Carbohydrate foods aren’t the enemy, but portion control is key. Also, when you eat carb foods, go for unrefined, whole-grain versions rather than refined versions that have been stripped of their fiber. A study out of Tufts University, looking at data of more than 2,800 people from the Framingham Heart Study, found that those eating whole grains had less subcutaneous fat and less visceral fat compared to those who ate more refined grain products. Best choices are whole-grain breads, pastas and cereals, brown rice, and legumes.
Eating less of these types of fat can help lower your LDL cholesterol, and may also help you lose visceral fat, as well. Some studies indicate that trans fat, in particular contributes to an increase in abdominal fat, so it’s best to avoid it as much as you can. Also, getting more than 30% of calories from fat each day may lead to excess visceral fat, so cutting back on all fats isn’t a bad idea.
If you smoke, now’s the time to make a plan to quit for good. Besides the well-known health risks linked with smoking, such as heart disease, lung disease, and cancer, smoking can lead to a build-up of abdominal fat and cause insulin resistance. Researchers at Vanderbilt University Medical Center found that, as part of the CARDIA study, smokers have a higher risk of fat around organs and tissues, even with a lower body-mass index, compared to people who never smoked.
Get your ZZZs … but not too many. Researchers at Wake Forest University School of Medicine found that people under the age of 40 who got six to eight hours of sleep each night had less visceral fat than those who got less than six hours. But getting more than eight hours of sleep may be associated with increased visceral fat, too. Not too little, not too much is the motto.
A study in the journal Psychoneuroendocrinology in 2019 concluded that body-mass index and abdominal (visceral) fat were associated with depressive mood. Other studies back up these findings, and while more research is needed, it’s possible that depression leads to increased visceral fat as a result of chemical changes in the body, such as an increase in cortisol. A high level of stress can also increase visceral fat stores. If you’re feeling depressed or if you’re having a hard time managing stress, talk with your health care provider about treatment options.
When it comes to losing belly fat, there isn’t a fast fix or simple cure. As tempting as they may be, skip the “best belly fat burner” supplements and fad diets. Losing weight, in general, takes commitment and a focus on lifestyle changes.
Want to learn more about weight management? Read “Tried and True Weight-Loss Techniques,” “Losing Weight Without Feeling Hungry: Eight Tips,” and “Seven Ways to Lose Weight.”
Amy Campbell, MS, RD, LDN, CDCES on social media
A Registered Dietitian and Certified Diabetes Educator at Good Measures, LLC, where she is a CDE manager for a virtual diabetes program. Campbell is the author of Staying Healthy with Diabetes: Nutrition & Meal Planning, a co-author of 16 Myths of a Diabetic Diet, and has written for  publications including Diabetes Self-Management, Diabetes Spectrum, Clinical Diabetes, the Diabetes Research & Wellness Foundation’s newsletter, DiabeticConnect.com, and CDiabetes.com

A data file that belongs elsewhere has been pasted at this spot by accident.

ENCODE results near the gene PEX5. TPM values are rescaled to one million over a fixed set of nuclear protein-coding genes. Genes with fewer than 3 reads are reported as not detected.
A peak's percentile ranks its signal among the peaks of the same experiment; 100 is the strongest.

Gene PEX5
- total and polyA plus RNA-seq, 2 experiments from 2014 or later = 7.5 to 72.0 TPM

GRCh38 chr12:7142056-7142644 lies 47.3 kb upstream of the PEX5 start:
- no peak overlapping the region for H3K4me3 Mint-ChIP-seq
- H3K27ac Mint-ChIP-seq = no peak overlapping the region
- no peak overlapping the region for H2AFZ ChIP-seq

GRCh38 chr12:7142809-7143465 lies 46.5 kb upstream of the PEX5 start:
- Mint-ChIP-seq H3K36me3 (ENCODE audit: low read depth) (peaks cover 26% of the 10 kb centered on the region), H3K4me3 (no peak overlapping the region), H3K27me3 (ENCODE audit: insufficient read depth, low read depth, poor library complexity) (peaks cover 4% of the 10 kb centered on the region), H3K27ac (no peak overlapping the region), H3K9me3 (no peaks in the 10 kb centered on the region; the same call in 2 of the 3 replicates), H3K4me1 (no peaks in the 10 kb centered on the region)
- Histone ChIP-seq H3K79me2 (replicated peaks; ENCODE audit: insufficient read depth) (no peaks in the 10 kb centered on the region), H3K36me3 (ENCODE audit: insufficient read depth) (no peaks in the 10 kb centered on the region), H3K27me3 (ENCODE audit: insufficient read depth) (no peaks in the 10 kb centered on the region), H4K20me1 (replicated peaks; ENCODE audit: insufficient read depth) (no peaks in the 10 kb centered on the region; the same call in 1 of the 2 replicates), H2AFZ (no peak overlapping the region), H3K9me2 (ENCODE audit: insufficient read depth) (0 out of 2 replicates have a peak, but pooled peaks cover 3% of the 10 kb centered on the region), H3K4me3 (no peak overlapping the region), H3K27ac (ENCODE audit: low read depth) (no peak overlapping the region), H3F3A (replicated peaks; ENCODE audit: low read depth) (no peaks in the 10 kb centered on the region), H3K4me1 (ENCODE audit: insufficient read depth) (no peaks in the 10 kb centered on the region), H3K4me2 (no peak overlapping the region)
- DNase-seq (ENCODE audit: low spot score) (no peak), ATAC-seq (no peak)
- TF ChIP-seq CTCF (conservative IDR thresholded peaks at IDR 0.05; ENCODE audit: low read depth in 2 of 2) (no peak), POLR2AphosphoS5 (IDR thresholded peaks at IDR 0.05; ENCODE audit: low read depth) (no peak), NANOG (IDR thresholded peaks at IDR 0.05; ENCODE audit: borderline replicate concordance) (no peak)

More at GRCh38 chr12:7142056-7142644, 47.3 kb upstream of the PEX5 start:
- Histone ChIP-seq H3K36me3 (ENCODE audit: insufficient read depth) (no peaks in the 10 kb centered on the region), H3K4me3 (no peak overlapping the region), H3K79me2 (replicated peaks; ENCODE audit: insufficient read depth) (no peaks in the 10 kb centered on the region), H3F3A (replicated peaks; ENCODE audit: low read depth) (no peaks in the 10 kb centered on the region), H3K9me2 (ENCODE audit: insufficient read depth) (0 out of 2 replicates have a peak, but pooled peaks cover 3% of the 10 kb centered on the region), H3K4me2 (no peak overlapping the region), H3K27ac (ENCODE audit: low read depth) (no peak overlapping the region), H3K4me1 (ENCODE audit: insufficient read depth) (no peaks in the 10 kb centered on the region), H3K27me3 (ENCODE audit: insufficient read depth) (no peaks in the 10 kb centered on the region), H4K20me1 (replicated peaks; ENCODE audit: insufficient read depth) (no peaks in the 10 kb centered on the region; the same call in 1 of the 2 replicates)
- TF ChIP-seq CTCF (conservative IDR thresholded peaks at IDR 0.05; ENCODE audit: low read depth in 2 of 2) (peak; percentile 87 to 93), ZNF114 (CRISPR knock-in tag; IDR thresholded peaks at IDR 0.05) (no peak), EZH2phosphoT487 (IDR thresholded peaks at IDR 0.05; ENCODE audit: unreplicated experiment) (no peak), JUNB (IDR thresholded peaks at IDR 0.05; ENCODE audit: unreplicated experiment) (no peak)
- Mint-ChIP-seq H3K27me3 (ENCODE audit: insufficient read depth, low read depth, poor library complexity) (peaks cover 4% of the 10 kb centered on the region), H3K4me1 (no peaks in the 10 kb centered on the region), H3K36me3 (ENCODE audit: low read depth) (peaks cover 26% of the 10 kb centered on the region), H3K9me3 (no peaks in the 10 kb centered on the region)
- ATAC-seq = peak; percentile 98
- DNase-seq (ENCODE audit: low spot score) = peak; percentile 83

Disclaimer of Medical Advice: Statements and opinions expressed on this Web site are those of the authors and not necessarily those of the publishers or advertisers. The information, which comes from qualified medical writers, does not constitute medical advice or recommendation of any kind, and you should not rely on any information contained in such posts or comments to replace consultations with your qualified health care professionals to meet your individual needs.
Tips? News? Healthy recipes?
E-Courses for Your Diabetes?
Sign Up For Our Newsletters
My diabetes management plan hasn’t been controlling my blood glucose as effectively as I’d hoped. What can I do?
Learn some tips on how you can protect your food “investment” so that you reap the benefits of good nutrition, avoid foodborne illnesses, and save money at the same time…
Red yeast rice is a dietary supplement that some people take in place of a statin to lower their cholesterol. What is red yeast rice? And is it safe to take?
For those who aren’t ready to commit to a regular exercise routine, there are a number of ways to sneak exercise into your daily routine…
When it comes to eating with diabetes, there are free foods that you can eat that have little to no effect on your blood sugars…

Get Diabetes-Friendly Recipes In Your Inbox
Sign up for Free

Stay Up To Date On News & Advice For Diabetes
Sign up for Free


Get On Track With Daily Lifestyle Tips
Sign up for Free
Diabetes Self-Management offers up-to-date, practical “how-to” information on nutrition, exercise, new drugs, medical advances, self-help, and the many other topics people need to know about to stay healthy.

Already have an account? Log in

Already have an account? Log in

source

Leave a Reply